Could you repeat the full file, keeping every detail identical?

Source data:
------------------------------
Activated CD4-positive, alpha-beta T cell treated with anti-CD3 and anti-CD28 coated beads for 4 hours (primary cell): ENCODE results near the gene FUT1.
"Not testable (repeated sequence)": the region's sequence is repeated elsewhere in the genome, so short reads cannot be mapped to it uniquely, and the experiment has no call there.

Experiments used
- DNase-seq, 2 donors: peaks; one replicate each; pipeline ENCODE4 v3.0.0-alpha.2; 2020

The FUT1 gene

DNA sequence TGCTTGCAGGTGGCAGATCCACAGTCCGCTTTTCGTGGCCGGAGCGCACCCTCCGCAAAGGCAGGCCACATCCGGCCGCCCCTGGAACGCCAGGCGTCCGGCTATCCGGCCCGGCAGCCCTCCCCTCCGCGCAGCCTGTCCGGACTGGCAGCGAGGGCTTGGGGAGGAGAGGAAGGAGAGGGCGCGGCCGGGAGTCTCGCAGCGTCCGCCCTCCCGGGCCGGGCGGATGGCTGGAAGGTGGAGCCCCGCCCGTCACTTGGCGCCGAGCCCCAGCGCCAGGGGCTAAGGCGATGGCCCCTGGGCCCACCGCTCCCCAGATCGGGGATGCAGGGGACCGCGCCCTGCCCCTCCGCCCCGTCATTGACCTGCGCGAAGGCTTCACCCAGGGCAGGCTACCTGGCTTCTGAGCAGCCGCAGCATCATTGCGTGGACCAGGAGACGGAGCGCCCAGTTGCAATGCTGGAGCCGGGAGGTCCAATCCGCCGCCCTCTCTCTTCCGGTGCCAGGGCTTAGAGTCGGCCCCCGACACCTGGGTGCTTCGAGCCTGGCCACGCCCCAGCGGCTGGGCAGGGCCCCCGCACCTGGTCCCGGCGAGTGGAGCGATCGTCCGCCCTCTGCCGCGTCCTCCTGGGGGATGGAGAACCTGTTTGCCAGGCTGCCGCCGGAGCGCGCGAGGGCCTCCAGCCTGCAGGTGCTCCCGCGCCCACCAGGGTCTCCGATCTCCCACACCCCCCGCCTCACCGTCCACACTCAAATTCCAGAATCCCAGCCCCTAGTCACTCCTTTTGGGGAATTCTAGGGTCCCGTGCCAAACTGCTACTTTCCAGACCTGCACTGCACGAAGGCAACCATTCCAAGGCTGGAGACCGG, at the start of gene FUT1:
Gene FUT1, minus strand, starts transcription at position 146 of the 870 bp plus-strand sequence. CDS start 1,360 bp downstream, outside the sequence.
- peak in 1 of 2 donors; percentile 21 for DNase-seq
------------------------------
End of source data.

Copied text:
Activated CD4-positive, alpha-beta T cell treated with anti-CD3 and anti-CD28 coated beads for 4 hours (primary cell): ENCODE results near the gene FUT1.
"Not testable (repeated sequence)": the region's sequence is repeated elsewhere in the genome, so short reads cannot be mapped to it uniquely, and the experiment has no call there.

Experiments used
- DNase-seq, 2 donors: peaks; one replicate each; pipeline ENCODE4 v3.0.0-alpha.2; 2020

The FUT1 gene

DNA sequence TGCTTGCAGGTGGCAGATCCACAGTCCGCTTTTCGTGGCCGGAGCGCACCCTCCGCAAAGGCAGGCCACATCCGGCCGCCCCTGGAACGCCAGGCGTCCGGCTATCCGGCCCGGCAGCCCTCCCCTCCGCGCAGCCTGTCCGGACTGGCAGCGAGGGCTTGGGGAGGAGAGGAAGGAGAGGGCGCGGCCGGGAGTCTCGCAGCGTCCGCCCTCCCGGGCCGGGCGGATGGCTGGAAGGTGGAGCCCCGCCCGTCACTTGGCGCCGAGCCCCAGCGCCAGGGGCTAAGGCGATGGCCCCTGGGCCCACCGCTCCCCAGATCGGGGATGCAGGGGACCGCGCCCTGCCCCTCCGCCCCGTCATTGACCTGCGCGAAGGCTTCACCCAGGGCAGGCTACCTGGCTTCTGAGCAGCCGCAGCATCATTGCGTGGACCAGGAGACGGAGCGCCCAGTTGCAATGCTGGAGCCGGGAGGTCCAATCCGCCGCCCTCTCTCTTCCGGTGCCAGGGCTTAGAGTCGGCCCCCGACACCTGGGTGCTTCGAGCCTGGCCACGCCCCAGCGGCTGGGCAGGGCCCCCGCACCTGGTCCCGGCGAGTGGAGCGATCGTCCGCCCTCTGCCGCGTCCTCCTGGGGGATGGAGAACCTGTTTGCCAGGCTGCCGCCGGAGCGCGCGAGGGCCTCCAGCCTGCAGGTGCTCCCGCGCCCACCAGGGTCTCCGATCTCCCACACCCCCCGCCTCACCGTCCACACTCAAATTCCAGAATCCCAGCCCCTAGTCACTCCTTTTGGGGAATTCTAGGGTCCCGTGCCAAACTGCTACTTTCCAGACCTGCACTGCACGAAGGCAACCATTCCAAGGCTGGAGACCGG, at the start of gene FUT1:
Gene FUT1, minus strand, starts transcription at position 146 of the 870 bp plus-strand sequence. CDS start 1,360 bp downstream, outside the sequence.
- peak in 1 of 2 donors; percentile 21 for DNase-seq